This is even the only principle that space colonization can follow in our age. Under different civilizational circumstances, however, space colonization can even be an extension of the quest for authentic imperium, but only if imperium is the reigning standard, an already existing absolute centre. Lacking this, an expansion into space will no more represent the principle of imperium than what certain factions of the Western elite's desire for globalism does. Who cares for physical conquest of other planets when our civilization on earth is rotting from within? What can it be other than the return, in a new form, of the Faustian Western colonialism that in the end only speeded up the process of dissolution in Europe itself? These are things to keep in mind.
     
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  6. But could not also expansion into space represent a sort-of exodus, perhaps with Biblical parallels, an abandonment of a rotting system? It reminds me somewhat of the plot of Atlas Shrugged (which I have not actually read), where John Galt creates 'Galt's Gulch', to which all of the brilliant men and women of society escape, leaving the corrupt Marxist system to collapse without those who unwillingly uphold it.
    I don't think 'conquest' is the same as 'transgression'. In some cases, like with genetic manipulation, the lines may be blurry, but with space exploration I have a hard time identifying transgressive attributes. If conquering other planets is transgressive, why was conquering other continents not so? It was a long time ago that we left Eden.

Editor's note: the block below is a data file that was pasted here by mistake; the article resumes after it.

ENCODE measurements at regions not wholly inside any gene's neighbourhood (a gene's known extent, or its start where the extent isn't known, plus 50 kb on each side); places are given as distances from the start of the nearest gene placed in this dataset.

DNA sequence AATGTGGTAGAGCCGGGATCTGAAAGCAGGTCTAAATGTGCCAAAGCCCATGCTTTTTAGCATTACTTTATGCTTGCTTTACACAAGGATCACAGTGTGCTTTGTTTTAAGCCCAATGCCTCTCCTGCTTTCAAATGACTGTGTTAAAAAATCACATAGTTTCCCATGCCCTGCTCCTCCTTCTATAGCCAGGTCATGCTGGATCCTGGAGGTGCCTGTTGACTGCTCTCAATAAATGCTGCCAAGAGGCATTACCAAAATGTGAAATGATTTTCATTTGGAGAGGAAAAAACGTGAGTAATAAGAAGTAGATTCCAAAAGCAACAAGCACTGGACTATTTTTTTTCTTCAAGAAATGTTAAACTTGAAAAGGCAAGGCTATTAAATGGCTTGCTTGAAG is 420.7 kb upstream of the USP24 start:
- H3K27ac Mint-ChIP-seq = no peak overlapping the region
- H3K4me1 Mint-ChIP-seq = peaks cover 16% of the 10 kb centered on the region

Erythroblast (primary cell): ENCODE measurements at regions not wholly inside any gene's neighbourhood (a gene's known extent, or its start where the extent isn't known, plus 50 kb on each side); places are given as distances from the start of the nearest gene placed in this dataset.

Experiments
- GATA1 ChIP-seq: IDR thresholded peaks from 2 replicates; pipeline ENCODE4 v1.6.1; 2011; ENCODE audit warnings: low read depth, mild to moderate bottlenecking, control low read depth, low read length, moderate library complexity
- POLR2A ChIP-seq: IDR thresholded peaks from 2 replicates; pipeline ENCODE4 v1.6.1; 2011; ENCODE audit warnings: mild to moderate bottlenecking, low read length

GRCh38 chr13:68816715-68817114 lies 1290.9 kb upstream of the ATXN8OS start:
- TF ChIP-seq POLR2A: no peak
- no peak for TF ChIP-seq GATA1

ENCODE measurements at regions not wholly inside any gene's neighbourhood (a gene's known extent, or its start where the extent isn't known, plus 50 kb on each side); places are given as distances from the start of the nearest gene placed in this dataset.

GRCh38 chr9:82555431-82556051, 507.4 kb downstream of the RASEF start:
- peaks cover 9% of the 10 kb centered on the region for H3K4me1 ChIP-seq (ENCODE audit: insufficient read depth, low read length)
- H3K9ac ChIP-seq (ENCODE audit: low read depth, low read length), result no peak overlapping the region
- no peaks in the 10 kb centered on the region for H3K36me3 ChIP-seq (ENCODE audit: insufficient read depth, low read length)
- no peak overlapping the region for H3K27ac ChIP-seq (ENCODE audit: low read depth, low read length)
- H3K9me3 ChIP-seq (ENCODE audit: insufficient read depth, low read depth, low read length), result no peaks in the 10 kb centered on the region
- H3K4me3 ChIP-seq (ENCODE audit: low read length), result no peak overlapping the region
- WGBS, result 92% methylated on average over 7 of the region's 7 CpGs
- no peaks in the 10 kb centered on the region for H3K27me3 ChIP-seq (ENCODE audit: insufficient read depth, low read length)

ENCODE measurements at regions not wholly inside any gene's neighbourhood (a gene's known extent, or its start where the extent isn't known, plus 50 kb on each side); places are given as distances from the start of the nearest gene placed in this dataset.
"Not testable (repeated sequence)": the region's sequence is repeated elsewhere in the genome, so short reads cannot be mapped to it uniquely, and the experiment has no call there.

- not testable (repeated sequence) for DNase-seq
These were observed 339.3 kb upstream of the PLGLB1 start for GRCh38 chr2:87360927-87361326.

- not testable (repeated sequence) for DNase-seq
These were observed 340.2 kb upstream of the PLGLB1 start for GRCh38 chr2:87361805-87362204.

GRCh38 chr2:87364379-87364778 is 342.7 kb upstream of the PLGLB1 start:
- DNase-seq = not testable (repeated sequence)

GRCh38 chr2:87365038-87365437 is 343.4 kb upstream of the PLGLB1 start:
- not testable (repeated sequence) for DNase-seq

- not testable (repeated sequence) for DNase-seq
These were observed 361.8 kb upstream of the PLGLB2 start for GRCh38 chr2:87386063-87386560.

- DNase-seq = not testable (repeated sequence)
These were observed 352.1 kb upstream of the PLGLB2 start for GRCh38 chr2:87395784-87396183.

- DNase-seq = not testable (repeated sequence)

As for the Faustian thirst, I think C.S. Lewis was right in recognizing it not as a thirst for knowledge, but as a thirst for material fulfilment and power for its own sake. Both sides of that coin are possible when it comes to space exploration.
     
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  7. Olavsson

    Olavsson First Lieutenant Staff Member
    1. Lumine Boreali Gentlemen's Club
    2. Neoplatonism

    I think I made clear in my post that space exploration can even be the expression of genuine imperium. I just have a hard time seeing that happen with the current civilizational environment. Yes, in theory, such colonization could represent the abandoning of a decadent and destructive system on earth in order to build something healthier starting on new ground. But having a high IQ and access to advanced technology that would facilitate for such an adventure does not equal having the "spiritual prerequisite" for being able to construct a cultural matrix that is superior to or separate from the reigning standard on earth in any other way than being more efficient politically, economically etc.
     
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  8. K8r

    K8r Junior Member

    I think we should only go so far.
    I believe that these big galactic systems generate shields for themselves much like the earth has a shield.

    That's as far as I'll go with that.
     
  9. The Fool

    The Fool Second Lieutenant Sustaining Member
    1. Lumine Boreali Gentlemen's Club
    2. Neoplatonism

    Without meaning to be rude, what's the point of saying something so cryptic as to be meaningless, and then refusing to say any more?
     
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  10. Boreas

    Boreas Senior Member Staff Member Sustaining Member

    I believe we have to change our mind before colonizing another planets. What's the point in going to another planet if we can't get along with our close ones? I strongly believe that the only option for us is to grow spiritually. Then we can reach the stars. The Faustian project is doomed from the start, I don't believe in it.